Austria raised 1 billion euros ($983.20 million) on Tuesday from the auction of the first ever green T-bill, a move aimed at attracting shorter-term investors to buy environmentally friendly assets.
So far, governments and companies selling green debt, a fast-growing market which funds environmentally friendly expenditure, have sold bonds with much longer time horizons.
But with central banks and a wider group of investors interested in green investments to bolster their sustainability credentials, interest in shorter-term green debt is growing.
Companies, including Spain’s Iberdrola and French state railway SNCF, have sold green and other types of sustainable commercial paper.
Austria, rated AA, is the first government to issue a green T-bill – short-term government debt which usually matures in less than a year.
The bill, maturing on Feb. 23, 2023, priced for a 1.25% yield, with a 2-basis-point “greenium”, Austria’s Treasury said, referring to the slightly lower yield on green debt due to high demand.
Demand relative to the amount issued was 2.69 times.
Markus Stix, director of the Austrian Treasury, called short-term green securities the “missing link” in the green market.
“We had lots of discussions with ESG investors and they told us they would like to buy green short-term instruments but that there was no supply in this format,” Stix told Reuters.
“The short-term green securities will attract, for example, central banks, money market funds or bank treasuries, which are very active at the short end of the curve but at the same time want to include ESG aspects,” he added.
Austria’s issuance of short-term green debt, which will also include commercial paper from next year onwards, is part of a broader programme that kicked off in May with the sale of a 27-year green bond.
It plans to fund 20% of the overall programme through short-term instruments and has identified just over 5 billion euros of green expenditure overall for 2021 and 2022 each, mostly for clean transportation, according to an investor presentation.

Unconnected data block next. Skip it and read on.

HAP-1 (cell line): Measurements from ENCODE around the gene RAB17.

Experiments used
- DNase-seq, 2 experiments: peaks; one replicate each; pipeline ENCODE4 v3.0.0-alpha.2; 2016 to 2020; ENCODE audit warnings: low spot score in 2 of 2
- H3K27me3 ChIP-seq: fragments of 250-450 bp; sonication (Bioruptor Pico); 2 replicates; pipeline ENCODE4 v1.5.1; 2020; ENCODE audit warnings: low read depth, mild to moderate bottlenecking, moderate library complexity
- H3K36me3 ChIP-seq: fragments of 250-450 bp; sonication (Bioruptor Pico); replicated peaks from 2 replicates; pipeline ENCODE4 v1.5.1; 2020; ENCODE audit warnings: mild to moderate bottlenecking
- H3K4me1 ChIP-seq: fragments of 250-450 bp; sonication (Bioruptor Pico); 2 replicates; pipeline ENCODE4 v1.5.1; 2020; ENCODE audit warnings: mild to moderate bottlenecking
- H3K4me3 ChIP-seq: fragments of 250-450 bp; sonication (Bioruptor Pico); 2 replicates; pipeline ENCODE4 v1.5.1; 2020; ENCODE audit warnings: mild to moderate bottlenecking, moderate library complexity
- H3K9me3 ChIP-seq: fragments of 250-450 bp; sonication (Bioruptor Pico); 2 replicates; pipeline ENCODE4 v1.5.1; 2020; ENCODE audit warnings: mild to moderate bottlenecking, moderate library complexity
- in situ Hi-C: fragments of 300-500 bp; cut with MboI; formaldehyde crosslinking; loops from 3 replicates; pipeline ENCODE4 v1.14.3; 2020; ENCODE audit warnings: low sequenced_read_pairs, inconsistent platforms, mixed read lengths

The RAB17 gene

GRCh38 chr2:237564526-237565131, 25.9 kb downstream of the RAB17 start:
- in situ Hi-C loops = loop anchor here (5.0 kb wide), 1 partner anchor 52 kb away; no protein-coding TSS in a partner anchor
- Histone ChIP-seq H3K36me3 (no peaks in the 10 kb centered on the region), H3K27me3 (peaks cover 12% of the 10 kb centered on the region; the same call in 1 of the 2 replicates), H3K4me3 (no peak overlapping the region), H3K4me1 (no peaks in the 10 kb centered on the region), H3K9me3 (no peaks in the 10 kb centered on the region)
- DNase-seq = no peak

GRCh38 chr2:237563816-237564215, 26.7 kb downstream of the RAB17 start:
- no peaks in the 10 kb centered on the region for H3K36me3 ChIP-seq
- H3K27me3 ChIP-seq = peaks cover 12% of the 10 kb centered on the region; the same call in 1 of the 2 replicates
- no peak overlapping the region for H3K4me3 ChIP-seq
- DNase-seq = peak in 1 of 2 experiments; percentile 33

Austria’s approach contrasts with most governments issuing bonds maturing in longer than 10 years.
“Green projects take quite a long time, so they don’t usually lend themselves to short-term lending,” said Mizuho rates strategist Peter McCallum.
Addressing that mismatch, Stix said the Treasury intends to roll over green T-bills and commercial paper regularly, and up to the 27-year horizon of May’s green bond.
A banker familiar with Austria’s issuance said investor feedback showed sustainability mandates for money market funds are less advanced.
Could issuance help “ESG mandates being extended into the short term of the markets as well? We’re quite excited to see if we can extract some information and feeback on exactly that point through this exercise,” the banker said.
It was easier for Austria to shift expenditure for funding through green T-Bills, given its overall T-Bill programme was only launched in 2021 and it just started issuing green debt, the banker said.
While some governments that are yet to launch green issuance programmes might consider T-bills, the banker said, existing issuers would likely focus on adding to their outstanding green bonds.